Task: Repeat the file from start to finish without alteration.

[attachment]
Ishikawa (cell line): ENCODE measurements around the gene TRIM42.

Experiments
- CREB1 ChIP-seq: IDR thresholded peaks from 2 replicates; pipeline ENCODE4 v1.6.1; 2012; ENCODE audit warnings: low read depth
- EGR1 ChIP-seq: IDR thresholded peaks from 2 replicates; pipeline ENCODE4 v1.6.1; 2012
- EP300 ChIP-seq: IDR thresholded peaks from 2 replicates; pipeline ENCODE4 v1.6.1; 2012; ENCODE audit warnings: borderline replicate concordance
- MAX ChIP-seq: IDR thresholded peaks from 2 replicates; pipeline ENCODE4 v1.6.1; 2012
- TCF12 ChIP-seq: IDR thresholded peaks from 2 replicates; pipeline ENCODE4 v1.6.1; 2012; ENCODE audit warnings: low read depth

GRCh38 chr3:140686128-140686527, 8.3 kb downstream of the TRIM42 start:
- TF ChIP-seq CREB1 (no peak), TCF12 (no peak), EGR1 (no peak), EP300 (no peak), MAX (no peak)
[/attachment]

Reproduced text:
Ishikawa (cell line): ENCODE measurements around the gene TRIM42.

Experiments
- CREB1 ChIP-seq: IDR thresholded peaks from 2 replicates; pipeline ENCODE4 v1.6.1; 2012; ENCODE audit warnings: low read depth
- EGR1 ChIP-seq: IDR thresholded peaks from 2 replicates; pipeline ENCODE4 v1.6.1; 2012
- EP300 ChIP-seq: IDR thresholded peaks from 2 replicates; pipeline ENCODE4 v1.6.1; 2012; ENCODE audit warnings: borderline replicate concordance
- MAX ChIP-seq: IDR thresholded peaks from 2 replicates; pipeline ENCODE4 v1.6.1; 2012
- TCF12 ChIP-seq: IDR thresholded peaks from 2 replicates; pipeline ENCODE4 v1.6.1; 2012; ENCODE audit warnings: low read depth

GRCh38 chr3:140686128-140686527, 8.3 kb downstream of the TRIM42 start:
- TF ChIP-seq CREB1 (no peak), TCF12 (no peak), EGR1 (no peak), EP300 (no peak), MAX (no peak)